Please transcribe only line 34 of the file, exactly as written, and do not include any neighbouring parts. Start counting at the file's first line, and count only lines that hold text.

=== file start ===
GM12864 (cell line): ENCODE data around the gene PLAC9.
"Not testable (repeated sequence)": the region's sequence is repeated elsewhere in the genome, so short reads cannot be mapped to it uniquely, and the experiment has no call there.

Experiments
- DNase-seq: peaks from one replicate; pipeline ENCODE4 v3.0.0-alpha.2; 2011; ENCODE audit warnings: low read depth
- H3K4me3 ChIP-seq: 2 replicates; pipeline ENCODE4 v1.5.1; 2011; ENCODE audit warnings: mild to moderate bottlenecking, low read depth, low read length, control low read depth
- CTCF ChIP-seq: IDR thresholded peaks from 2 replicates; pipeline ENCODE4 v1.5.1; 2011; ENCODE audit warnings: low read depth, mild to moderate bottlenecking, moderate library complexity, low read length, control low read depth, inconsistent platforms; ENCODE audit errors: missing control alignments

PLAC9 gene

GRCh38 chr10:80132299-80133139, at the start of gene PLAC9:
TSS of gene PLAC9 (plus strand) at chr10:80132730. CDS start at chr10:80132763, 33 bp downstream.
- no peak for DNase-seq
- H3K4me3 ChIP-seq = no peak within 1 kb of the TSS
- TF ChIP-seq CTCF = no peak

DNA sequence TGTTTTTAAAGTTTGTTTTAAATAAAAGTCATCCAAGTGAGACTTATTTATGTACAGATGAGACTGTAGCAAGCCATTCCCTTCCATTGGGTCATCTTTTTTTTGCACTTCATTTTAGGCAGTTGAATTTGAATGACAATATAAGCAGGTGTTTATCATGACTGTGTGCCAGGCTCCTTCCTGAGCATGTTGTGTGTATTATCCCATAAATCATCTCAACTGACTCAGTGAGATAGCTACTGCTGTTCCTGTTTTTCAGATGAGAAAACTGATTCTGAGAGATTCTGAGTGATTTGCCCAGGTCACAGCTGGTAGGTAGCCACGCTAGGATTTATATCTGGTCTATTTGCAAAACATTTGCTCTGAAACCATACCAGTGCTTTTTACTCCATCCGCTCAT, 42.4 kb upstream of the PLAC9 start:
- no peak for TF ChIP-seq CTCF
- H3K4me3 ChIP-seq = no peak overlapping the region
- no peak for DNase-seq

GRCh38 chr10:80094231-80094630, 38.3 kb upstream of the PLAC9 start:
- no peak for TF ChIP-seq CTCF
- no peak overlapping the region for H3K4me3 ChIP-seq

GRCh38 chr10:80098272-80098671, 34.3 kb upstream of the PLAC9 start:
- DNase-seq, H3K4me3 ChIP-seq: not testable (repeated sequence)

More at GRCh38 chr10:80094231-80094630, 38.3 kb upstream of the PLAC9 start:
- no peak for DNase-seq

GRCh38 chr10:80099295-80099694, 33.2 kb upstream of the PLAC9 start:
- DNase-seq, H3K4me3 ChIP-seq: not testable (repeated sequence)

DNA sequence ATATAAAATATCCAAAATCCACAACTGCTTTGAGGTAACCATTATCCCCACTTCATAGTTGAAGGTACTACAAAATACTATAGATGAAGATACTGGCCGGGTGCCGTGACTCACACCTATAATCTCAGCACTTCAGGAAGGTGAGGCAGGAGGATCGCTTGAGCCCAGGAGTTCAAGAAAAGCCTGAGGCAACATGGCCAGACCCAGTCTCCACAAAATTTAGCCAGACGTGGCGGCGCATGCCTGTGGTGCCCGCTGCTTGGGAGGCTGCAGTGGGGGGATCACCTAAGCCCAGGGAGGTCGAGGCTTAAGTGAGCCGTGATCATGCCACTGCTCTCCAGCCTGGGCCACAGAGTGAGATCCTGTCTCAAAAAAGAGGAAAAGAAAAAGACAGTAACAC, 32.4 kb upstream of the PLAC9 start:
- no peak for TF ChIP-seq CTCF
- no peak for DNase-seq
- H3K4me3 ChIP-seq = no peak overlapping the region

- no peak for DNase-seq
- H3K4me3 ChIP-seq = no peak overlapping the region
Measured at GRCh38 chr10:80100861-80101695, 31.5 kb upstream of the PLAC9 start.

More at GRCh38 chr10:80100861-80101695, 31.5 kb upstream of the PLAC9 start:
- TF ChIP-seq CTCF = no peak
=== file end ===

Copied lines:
- TF ChIP-seq CTCF = no peak